When it came to creating a slideshow presentation, the team found the 24-hour time limit forced them to pare down to the essentials. “We actually didn’t have enough time to make beautiful looking slides after we ran the predictive model,” said Yang. “We wanted to focus more on our statistical analysis process and get reasonable results… on the second day, after Zhuolin and I finished the data visualization and discussed the predictive model results with Temuulen, we started working on PowerPoint slides and waited for the prediction results. We used the Tableau software and ggplot package and tidyverse package in R to make different histograms and line charts to visualize the correlation between variables. Then we selected some meaningful typical information to put into our slides. We added the predictive model results at the end.” Both students enjoyed the visualization component, and Wang especially liked using the Tableau software. Another constraint was the 5-minute time limit for the for the presentation itself. “We didn’t have much time to explain our results from the beginning all the way through the final model,” said Yang, “so we explained the essential part of our analysis, as shown in our slides.”
Both Wang and Yang agreed the event was a valuable learning experience. Wang gained a new appreciation for the process of sharing results with others, saying “data scientists not only do predictions, [they] also need the ability to find some insight, [visualizing] the data to showcase to other people.” Yang stressed her enjoyment of the team experience, saying “teamwork just like an engine, everyone should be included in it. If one of part broke down, the whole engine might even stop. Thus, we are a team. We need not only finish our own task but also connect with each other since the statistical analysis is a chain.” She also urges others to be confident in their abilities. “Everyone needs to be confident. Like me – at first, I could not even think that I could win the prize, since there are so many experts and professionals in this competition… company management, PhD students from engineering schools or even post-doctoral students. I was only a masters student… but in the end, I found out that it doesn’t matter who you are, it does matter what you do. For the data visualization, we stayed until midnight in order to find the correlation between each variable and have some informative results. Finally, our hard work paid off.”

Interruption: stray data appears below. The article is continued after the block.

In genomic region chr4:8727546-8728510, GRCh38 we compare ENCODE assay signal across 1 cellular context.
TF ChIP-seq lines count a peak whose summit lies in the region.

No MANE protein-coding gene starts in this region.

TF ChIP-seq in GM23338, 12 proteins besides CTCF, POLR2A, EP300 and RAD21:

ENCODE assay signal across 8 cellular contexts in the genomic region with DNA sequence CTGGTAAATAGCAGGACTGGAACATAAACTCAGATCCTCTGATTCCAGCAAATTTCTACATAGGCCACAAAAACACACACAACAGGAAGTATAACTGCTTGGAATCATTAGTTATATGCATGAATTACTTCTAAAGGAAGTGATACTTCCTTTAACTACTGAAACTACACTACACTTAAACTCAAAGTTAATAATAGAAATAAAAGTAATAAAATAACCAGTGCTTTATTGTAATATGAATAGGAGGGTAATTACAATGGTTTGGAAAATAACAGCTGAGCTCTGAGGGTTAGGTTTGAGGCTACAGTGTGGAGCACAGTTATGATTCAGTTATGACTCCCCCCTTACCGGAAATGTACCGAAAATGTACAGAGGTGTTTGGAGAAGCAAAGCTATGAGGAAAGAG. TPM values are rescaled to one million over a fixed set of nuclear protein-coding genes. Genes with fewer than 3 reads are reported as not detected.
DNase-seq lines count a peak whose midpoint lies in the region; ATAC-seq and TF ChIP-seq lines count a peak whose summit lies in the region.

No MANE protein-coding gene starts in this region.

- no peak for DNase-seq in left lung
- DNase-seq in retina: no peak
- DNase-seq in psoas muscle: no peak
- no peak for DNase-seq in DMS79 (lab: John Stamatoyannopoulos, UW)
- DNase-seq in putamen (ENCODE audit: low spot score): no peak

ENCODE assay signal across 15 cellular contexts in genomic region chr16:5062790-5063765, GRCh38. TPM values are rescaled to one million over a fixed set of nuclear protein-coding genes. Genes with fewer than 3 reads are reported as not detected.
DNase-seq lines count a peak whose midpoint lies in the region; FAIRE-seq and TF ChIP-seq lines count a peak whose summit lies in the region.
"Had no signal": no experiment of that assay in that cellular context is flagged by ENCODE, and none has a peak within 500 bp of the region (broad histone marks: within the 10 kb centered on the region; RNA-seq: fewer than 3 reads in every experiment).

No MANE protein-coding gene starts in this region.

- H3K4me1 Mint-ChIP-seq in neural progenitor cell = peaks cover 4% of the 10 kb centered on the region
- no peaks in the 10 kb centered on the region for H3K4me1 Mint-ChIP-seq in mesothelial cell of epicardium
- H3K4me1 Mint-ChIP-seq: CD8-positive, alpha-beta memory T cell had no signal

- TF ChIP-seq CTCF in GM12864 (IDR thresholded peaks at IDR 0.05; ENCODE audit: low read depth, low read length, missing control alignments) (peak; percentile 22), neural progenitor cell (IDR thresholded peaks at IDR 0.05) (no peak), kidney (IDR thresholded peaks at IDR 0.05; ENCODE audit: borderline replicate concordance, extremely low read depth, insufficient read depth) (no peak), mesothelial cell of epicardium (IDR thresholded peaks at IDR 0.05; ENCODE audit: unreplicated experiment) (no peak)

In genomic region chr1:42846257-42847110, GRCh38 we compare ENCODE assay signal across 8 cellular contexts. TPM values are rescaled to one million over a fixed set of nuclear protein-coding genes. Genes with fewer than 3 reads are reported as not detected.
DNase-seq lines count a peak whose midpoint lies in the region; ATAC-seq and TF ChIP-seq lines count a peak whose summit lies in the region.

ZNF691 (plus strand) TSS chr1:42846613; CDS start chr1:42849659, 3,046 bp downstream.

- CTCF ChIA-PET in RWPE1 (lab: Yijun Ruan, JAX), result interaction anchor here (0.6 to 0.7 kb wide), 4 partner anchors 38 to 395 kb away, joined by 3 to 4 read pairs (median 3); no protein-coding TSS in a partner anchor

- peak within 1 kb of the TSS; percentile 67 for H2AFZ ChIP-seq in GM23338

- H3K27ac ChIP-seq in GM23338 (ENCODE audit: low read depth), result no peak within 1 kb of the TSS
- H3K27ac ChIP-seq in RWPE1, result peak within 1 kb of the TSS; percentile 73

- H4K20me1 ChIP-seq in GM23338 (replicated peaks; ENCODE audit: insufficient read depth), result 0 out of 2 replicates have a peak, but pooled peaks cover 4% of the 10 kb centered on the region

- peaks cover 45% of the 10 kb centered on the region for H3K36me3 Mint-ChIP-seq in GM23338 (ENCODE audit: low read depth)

Yang goes on to talk about how the event gave her the opportunity to network and form new friendships, adding, “I made so many friends within different industries, from different schools… These precious experiences could not be obtained from on-campus life. I was very happy to have a chance to exchange my ideas with other professionals – on this project and on my analysis methods and get the feedback. In this society, we need to broaden our horizons beginning with expanding our friend circles.” The teamwork and idea exchange aspects of the competition indeed turned out to be Yang’s favorite part of the experience.
Both Yang and Wang suggest that others hoping to get involved in an event start by talking to others in the community. Wang says professors are a great source of information, and Yang suggests joining the LA R User Group on Slack or GitHub, talking with PhD students or going to an R user group meeting. Ultimately, Yang encourages her fellow students to participate however they can, saying, “I strongly recommend every student take part in it if they have chance in the future.”
In the future, Wang and Yang both plan to go on to complete their PhD in biostatistics. Wang looks forward to working as a biostatistician, and Yang sees herself as a professor or researcher in environmental genetics with the goal of improving quality of life.
— by Nicole Mercado and Carolyn Barnes